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What is Spatial and Temporal Coherence.

  1. May 15, 2013 #1
    Can anyone provide a simple explanation of spatial and temporal. I can't seem to understand the Wikipedia page on Coherence.
     
  2. jcsd
  3. May 15, 2013 #2

    DrClaude

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    Staff: Mentor

    The simplest way to understand the coherence of a wave is by considering two points in space or in time, dependng on if you are considering spatial or temporal coherence.

    If you know the value of the amplitude of a wave at point A, what do you know about the amplitude at point B? If knowing the value at A tells you exactly the value at B, then it is coherent (coherence = 1). If knowing the value at A tells you nothing about the value at B, then it is incoherent (coherence = 0). If knowing the value at A tells you the value at B with a certain uncertainty, then you are somewhere inbetween (0 < coherence < 1), with the smaller uncertainty corresponding to a greater degree of coherence.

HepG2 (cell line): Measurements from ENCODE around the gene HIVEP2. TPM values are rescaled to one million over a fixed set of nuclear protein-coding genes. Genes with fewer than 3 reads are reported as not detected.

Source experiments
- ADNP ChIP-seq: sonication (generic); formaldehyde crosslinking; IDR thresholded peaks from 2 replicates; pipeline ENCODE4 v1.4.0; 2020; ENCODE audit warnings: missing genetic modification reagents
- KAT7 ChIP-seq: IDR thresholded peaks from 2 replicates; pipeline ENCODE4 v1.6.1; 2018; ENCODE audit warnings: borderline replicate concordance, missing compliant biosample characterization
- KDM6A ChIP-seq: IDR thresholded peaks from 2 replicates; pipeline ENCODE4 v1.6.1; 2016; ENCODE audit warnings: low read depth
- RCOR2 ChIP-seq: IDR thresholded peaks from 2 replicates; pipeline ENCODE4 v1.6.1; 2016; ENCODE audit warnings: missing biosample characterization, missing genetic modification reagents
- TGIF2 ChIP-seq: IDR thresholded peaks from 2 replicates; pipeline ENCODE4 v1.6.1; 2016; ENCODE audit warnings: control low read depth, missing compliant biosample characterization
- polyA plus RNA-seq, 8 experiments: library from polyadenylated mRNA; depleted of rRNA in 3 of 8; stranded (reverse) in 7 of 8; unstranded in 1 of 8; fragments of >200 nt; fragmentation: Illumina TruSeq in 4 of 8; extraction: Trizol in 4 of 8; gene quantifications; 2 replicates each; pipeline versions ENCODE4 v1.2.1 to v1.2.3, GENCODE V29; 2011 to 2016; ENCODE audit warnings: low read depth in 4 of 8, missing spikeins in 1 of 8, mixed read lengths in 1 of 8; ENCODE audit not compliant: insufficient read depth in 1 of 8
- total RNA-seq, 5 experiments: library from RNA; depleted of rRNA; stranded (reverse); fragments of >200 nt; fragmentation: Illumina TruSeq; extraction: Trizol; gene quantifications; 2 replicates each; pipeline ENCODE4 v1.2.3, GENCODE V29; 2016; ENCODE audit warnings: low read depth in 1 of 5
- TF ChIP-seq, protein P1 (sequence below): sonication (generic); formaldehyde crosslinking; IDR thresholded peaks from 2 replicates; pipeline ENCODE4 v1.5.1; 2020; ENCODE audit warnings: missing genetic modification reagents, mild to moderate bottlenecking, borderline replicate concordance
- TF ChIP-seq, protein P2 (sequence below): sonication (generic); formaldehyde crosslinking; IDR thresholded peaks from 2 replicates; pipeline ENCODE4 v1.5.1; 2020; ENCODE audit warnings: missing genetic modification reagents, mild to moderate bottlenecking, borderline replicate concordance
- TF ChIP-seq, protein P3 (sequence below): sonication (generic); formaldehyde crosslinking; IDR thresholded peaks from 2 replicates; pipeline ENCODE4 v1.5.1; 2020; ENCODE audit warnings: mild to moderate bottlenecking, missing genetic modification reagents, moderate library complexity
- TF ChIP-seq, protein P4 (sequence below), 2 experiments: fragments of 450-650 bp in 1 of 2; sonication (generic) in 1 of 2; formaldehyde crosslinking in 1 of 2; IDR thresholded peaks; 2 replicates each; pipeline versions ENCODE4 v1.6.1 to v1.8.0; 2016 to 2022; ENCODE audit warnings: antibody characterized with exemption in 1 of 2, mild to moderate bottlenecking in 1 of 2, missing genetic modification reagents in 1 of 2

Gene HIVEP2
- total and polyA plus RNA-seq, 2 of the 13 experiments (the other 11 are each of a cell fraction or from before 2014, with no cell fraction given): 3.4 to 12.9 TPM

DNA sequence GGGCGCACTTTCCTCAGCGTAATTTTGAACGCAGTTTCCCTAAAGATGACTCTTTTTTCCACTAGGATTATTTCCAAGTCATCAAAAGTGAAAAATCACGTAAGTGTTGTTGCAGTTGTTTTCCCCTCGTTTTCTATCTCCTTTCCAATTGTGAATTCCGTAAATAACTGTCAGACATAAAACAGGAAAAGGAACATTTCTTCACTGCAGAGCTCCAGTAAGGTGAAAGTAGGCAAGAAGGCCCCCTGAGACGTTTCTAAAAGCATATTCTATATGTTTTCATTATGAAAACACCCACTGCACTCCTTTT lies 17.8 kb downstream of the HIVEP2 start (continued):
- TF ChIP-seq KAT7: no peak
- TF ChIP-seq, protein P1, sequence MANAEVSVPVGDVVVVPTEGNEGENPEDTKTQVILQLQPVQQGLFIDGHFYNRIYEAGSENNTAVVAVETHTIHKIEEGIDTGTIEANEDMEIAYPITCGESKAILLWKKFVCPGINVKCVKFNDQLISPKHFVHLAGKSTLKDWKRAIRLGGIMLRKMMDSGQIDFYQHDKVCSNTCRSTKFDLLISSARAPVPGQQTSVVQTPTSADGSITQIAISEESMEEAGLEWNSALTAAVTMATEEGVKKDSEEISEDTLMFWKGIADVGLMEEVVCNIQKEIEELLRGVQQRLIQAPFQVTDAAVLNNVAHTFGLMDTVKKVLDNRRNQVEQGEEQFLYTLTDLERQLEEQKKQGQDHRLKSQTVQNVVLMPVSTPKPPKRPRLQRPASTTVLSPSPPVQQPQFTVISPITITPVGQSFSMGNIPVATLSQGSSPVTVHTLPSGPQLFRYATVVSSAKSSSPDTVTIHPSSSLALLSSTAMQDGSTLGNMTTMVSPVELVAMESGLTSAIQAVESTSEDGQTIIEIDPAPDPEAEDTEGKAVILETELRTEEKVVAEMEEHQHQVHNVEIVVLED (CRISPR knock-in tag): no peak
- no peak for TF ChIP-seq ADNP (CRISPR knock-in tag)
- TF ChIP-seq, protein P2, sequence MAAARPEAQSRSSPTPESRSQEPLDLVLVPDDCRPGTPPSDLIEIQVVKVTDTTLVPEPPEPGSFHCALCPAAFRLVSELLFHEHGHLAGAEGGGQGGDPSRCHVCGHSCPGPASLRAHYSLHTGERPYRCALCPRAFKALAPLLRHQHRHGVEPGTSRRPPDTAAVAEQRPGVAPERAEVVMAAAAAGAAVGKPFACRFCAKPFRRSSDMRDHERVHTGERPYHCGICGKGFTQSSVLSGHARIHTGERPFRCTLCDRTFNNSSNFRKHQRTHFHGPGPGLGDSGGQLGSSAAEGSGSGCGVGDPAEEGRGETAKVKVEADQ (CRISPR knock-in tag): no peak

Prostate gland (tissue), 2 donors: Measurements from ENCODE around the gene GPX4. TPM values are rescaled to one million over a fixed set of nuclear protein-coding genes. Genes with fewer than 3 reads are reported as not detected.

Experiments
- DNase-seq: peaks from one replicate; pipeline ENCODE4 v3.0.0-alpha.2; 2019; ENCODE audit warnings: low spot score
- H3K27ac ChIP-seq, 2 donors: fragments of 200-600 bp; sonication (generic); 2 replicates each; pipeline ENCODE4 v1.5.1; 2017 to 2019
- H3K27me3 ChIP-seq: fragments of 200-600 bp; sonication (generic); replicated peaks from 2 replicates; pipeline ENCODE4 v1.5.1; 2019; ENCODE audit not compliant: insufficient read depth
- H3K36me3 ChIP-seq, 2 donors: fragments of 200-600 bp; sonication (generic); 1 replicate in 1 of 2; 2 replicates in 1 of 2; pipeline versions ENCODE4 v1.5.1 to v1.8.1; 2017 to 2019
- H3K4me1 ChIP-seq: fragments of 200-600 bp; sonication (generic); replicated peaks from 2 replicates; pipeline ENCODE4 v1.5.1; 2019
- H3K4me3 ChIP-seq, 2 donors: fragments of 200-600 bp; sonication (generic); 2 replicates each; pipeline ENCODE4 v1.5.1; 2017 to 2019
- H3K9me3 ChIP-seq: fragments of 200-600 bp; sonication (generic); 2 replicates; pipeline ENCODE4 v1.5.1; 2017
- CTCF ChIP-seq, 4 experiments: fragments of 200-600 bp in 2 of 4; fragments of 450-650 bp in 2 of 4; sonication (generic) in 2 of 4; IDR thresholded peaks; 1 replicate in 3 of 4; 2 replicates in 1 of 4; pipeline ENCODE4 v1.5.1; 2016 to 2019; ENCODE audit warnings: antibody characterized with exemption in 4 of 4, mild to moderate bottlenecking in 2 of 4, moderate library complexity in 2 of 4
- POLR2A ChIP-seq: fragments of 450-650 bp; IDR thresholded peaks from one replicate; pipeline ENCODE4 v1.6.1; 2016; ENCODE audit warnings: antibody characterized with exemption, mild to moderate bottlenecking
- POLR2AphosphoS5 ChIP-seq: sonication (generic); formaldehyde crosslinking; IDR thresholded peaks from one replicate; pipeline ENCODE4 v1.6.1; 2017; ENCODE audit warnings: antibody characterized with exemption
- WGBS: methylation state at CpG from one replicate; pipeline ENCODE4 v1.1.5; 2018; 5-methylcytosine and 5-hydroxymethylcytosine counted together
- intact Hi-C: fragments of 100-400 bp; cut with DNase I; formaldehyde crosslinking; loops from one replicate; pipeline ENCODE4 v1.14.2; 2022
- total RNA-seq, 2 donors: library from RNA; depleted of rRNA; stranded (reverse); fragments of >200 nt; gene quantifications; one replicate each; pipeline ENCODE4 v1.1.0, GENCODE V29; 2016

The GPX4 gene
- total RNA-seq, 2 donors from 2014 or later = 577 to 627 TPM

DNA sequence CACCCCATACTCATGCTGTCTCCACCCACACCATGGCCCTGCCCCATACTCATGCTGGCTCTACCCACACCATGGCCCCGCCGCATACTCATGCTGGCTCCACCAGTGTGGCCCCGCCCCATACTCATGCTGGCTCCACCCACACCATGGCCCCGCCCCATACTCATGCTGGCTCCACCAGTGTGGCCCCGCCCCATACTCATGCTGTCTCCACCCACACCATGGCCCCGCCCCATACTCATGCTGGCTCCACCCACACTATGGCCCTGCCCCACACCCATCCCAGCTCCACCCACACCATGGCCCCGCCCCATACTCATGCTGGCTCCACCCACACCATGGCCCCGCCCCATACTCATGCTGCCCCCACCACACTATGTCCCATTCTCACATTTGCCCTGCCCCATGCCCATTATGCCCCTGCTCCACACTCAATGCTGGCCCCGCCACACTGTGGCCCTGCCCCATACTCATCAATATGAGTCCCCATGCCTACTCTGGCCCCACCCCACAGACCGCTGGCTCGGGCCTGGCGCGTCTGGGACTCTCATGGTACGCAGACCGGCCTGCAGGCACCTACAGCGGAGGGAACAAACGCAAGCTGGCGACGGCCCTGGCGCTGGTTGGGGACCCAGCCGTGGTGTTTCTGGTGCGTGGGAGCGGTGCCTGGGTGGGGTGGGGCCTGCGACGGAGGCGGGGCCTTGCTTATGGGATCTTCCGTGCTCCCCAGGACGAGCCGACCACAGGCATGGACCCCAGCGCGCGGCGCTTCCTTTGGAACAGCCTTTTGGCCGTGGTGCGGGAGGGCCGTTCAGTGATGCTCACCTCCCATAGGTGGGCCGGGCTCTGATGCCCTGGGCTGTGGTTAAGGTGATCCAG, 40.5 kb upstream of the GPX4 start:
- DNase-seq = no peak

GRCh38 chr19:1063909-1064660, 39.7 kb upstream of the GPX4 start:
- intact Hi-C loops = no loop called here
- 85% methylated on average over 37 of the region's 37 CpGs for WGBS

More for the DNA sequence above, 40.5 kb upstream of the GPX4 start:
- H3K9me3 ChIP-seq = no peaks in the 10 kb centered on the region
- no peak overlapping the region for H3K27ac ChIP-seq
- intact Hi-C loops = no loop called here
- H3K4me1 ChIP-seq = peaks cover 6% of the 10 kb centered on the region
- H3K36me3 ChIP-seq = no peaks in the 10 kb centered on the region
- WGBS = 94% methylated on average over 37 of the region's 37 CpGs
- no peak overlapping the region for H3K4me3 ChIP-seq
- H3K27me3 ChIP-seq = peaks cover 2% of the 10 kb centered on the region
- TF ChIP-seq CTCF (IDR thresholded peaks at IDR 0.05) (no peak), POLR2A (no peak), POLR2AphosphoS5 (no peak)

Hope this helps.
     
  4. May 15, 2013 #3
    Yes, but what is the difference between spatial and temporal coherence?
     
  5. May 15, 2013 #4

    DrClaude

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    Staff: Mentor

    For spatial coherence, you consider two points in space, for temporal coherence, two distinct instants.
     
  6. May 15, 2013 #5

    Ibix

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    Spatial coherence is coherence across the beam; temporal coherence is coherence along the beam.

    The nomenclature comes from thinking about shining a laser onto a screen. Measure the phase of the wave at one point on the screen. If you've got a spatially coherent source, you can deduce the phase elsewhere in the patch (approximately, within a circle whose radius is the coherence length). On the other hand, if you've got a temporally coherent source, you can calculate the phase at the same point some time in the future (approximately, the time limit for this is the coherence time).

    Does that clear up your confusion?
     
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